U.S. Supreme Court refuses to grant patents to AI for “inventions”

Artificial intelligence and its latest innovations have been all the rage lately. Naturally, this has also led to some apprehension from regulators about the potentially negative impacts the technology could have. Now, in a rather interesting case, the U.S. Supreme Court has rejected a computer scientist’s petition to grant a patent to his artificial intelligence system.

Computer scientist Stephen Thaler filed patent applications to the U.S. Patent and Trademark Office (USPTO) for reportedly unique prototypes of a beverage holder and a light beacon. Thaler claims that these prototypes were generated by its AI system called Device for the Autonomous Bootstrapping of Unified Sentience (DABUS), created at his Missouri-based firm Imagination Engines Inc.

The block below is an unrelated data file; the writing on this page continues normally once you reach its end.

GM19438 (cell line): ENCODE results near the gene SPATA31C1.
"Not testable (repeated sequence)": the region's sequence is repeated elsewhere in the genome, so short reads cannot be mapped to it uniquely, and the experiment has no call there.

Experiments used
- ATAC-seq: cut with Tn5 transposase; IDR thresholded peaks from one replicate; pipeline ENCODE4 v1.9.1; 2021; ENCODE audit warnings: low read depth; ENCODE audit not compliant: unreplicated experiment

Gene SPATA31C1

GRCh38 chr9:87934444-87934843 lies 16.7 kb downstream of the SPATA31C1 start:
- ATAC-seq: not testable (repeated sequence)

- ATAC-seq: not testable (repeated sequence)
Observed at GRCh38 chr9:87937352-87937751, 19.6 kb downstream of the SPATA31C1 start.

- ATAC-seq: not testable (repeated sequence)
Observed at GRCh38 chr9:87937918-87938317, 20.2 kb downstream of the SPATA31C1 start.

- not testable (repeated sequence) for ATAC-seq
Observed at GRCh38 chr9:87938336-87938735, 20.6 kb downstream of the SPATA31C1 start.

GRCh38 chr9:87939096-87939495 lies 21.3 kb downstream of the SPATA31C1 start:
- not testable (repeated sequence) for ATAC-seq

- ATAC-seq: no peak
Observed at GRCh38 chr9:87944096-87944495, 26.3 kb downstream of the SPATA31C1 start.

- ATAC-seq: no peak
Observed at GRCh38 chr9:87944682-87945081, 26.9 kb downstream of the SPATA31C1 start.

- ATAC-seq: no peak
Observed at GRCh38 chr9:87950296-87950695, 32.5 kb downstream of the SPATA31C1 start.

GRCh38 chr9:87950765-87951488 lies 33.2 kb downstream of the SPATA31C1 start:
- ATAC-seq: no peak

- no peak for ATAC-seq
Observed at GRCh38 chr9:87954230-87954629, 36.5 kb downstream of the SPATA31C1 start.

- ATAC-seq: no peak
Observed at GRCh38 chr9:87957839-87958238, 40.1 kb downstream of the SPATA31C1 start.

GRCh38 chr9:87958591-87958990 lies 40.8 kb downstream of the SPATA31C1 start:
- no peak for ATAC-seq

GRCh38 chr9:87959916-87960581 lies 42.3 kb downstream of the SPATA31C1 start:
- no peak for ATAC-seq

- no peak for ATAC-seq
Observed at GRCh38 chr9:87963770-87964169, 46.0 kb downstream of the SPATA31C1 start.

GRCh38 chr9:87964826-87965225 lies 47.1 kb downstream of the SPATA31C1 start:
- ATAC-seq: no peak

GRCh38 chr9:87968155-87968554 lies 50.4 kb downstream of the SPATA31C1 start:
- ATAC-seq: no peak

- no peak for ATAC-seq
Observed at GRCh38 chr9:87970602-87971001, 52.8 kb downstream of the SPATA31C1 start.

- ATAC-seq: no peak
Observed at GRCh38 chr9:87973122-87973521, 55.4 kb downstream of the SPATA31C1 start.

However, the USPTO refused to attribute the patent to DABUS, emphasizing that patents can only be granted to human inventors and that DABUS cannot be a legal creator of the prototypes.